The purpose of this study was to find patterns in how etanercept (a medication) is used to treat juvenile idiopathic arthritis (JIA). For more than 20 years, etanercept (also called Enbrel®) has been useful in treating many types of JIA. Many doctors in the US use Enbrel to treat JIA, but it is not known when or how often it is used. This study looked at 2,032 patients with JIA enrolled in the CARRA Registry who were treated with Enbrel. Not all patients with JIA were treated with Enbrel. Following patients in the registry allowed researchers to learn more about how, when, and why doctors use Enbrel to treat JIA patients.
Researchers found many patterns in how doctors used Enbrel (AMGEN) as part of the treatment plan for JIA. Often, doctors prescribed one or more different medicines to treat JIA. In this study, researchers found that doctors often prescribed Enbrel in combination with methotrexate. Enbrel was given to most patients after a short time on methotrexate (about a few weeks or months later).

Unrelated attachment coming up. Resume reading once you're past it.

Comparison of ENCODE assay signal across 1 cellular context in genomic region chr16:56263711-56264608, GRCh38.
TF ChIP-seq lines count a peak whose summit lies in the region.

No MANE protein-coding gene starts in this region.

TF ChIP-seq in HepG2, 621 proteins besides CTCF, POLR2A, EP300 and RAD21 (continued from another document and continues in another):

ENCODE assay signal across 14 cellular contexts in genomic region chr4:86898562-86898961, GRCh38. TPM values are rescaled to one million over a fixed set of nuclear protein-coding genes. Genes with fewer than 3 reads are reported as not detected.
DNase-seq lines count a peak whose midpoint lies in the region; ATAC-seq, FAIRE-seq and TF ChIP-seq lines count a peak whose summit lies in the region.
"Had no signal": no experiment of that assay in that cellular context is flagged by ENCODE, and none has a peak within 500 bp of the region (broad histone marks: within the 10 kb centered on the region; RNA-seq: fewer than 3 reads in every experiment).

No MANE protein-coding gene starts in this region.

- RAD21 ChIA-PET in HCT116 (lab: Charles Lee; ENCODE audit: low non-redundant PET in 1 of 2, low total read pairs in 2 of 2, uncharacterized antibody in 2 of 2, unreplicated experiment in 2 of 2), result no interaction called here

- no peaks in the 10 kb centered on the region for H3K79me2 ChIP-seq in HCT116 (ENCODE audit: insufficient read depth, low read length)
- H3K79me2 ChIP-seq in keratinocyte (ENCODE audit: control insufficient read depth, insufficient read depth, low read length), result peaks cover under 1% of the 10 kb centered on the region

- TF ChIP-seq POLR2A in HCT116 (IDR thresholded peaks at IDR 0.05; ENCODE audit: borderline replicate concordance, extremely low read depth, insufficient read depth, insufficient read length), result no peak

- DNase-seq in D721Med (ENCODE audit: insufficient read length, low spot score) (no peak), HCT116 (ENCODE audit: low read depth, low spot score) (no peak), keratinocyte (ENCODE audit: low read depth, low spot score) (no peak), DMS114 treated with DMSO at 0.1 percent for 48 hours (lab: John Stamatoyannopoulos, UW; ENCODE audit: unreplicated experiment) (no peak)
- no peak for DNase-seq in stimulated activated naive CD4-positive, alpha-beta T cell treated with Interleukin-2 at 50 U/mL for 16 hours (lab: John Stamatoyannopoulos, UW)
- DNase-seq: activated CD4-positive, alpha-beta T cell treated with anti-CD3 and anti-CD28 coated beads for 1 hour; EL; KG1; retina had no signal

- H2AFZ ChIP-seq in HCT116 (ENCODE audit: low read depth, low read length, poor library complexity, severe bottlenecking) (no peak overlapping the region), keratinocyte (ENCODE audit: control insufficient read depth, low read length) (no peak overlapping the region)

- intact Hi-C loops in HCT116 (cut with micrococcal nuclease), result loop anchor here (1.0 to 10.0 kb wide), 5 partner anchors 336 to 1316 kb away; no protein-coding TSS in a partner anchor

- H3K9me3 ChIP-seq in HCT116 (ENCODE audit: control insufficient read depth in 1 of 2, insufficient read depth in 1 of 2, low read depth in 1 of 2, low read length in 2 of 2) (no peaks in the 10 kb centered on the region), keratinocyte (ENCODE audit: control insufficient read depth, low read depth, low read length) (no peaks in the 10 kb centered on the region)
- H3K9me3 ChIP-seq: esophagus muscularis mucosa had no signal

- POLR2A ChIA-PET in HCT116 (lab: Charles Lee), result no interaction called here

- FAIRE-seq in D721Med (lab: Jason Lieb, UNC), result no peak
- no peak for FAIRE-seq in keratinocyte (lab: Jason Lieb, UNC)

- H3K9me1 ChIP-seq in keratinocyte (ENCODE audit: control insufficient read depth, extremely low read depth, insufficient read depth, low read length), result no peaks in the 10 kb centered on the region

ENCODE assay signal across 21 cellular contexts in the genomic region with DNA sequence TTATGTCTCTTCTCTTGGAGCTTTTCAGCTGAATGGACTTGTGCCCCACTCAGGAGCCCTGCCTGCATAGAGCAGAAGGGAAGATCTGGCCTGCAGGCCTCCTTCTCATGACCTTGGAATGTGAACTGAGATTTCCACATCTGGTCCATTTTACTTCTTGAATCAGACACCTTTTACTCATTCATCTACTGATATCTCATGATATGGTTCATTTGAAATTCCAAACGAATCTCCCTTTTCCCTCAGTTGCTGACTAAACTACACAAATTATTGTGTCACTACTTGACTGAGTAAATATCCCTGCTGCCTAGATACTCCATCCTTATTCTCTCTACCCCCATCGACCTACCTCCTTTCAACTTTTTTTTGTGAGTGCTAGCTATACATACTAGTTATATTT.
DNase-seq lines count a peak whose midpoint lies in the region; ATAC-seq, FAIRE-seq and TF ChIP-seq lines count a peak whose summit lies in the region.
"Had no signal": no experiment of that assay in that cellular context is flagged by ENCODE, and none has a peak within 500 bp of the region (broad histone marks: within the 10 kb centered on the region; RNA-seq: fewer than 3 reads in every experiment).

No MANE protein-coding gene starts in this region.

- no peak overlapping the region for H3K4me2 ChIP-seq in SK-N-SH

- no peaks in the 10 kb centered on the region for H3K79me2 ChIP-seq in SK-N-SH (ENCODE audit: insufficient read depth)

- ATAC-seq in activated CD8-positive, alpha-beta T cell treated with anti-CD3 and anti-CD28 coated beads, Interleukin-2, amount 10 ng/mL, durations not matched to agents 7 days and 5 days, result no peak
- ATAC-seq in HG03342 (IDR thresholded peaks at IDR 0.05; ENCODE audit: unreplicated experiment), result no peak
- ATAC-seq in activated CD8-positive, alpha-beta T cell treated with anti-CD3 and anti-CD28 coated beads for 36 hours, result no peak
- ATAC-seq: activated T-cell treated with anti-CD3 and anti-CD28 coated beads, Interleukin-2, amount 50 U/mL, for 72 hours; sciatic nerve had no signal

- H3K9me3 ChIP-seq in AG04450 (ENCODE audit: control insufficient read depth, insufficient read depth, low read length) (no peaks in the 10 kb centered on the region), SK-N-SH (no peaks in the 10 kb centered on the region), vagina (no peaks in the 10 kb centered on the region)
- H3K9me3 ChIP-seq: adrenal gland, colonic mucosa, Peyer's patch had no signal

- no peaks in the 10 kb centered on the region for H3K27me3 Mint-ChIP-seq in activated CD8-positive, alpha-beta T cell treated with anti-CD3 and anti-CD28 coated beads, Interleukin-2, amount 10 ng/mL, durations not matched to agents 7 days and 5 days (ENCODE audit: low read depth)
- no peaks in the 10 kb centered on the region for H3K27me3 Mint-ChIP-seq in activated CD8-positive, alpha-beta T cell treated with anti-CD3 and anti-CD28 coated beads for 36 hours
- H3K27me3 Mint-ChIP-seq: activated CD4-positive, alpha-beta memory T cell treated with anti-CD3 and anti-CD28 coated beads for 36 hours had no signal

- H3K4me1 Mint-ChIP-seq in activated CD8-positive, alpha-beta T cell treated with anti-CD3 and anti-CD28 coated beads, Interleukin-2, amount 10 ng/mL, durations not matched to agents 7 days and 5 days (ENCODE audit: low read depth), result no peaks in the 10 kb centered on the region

Among patients who were treated with Enbrel, researchers also found the following patterns of Enbrel use:
This study was able to find several patterns in Enbrel use. But there is more to learn. For example, researchers and families hope to learn more about when and how doctors decide to lower or stop Enbrel use for patients whose arthritis is doing well. Doctors are also curious to know which patients respond best to Enbrel treatment compared to other available medications. Future studies like this can use the CARRA Registry to help doctors provide better care for patients with JIA and other rheumatic diseases.
Learn more about what other CARRA research projects are finding from their work.
View the full contents of this article to learn more about patterns in Enbrel use for treatment of JIA patients.
This study was supported by Amgen Pharmaceuticals.